We draw from all of this that the Eyre Peninsula is suffering from both extremely low levels of water and increased salinity. This is not just affecting the lower part of the Eyre Peninsula, because this is the source for the entire peninsula. As you move up the peninsula and talk to people at Lock, they tell horrendous stories of what the water is doing to polypipe, let alone to the fittings on farmers' drinking tanks. If you talk to people about the level of chlorine that now has to be put into this water, they will tell you that it is enough to bleach clothes in the wash. So we see that the entire peninsula is in a state of literal trepidation as to where their water supply is going to come from.

Unfortunately, one of the first announcements by the new Premier of South Australia, Mr Kerin, was a plan to extend the pipeline further. It already goes north and turns out to the west to service Ceduna—by which time, I am told, often the water is barely drinkable. Mr Kerin has now announced an extension into Streaky Bay because that lens has collapsed. The water at Streaky Bay now is so saline that it is unusable. We still do not have publicly available the alternatives that were looked at for Streaky Bay. I know that one of them was desalinisation, but we cannot get the information as to why this was discarded. For those who do have a chance to look at these charts later, you can see what has happened in the Robinson lens, which supplies Streaky Bay. As I said, it is down to sea level. We can see that, for years, the details have been hidden from the community. We can now see, with this extension of the pipeline, even greater pressure put on what is an extremely limited water supply.

I must commend two local Eyre Peninsula people, John Hyde and Sally Tonkin, for their efforts in collecting the information and, indeed, for John Hyde's years of work in trying to get people to talk to him about the water shortages. Now they are finally putting together the documentation and amassing the evidence needed to get greater community involvement. If we cannot get the results through the political process, then the community really needs to get active. I think those ongoing efforts will be given additional impetus now that we have yet more pressure on this particular pipeline. There are more and more individuals becoming involved in the process of finding a solution.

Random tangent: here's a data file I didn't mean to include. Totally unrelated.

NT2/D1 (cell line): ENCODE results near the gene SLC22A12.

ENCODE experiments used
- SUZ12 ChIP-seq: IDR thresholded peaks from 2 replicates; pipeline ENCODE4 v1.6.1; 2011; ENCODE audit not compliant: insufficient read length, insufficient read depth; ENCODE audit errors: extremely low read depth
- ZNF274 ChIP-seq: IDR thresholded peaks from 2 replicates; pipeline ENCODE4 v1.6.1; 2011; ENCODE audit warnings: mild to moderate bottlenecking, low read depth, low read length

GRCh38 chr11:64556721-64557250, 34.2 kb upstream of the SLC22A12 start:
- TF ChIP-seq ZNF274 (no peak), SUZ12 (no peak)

One of the most concerning problems with the paper that I have tabled is the fact that this was not supposed to be publicly available. This is a document that people came upon by accident, having been told for years that not only was this evidence not available but this type of documentation and summary was not available. What we need now is a complete water audit of the entire peninsula, looking at the average rainfall, all forms of water storage, the recharge rates on the various basins and demand. Demand is one of the areas I want to quickly dwell on in my last few minutes.

As John Hyde says, we have to look at extraction rates. He stresses that we are simply not replenishing stock and not seeing the rainfall keep up with what is being taken out. Local authorities on the Eyre Peninsula have promoted diversification into farming practices, such as vines, that take a lot more water than, for example, traditional grazing of sheep, or a crop of wheat. The local catchment management board is now left—largely underfunded, I stress—with the job of looking at this dwindling supply, looking at the crisis that the peninsula is in and somehow making recommendations to government about ongoing management and basic research.

I commend here the mayor of Port Lincoln, Peter Davis. At a recent public meeting he gave some commitments relating to the funding of this water catchment management board. Indeed, the recommendation is that the levy the council puts on properties be doubled so at least they can do some basic research into alternatives and into water management practices on Eyre Peninsula.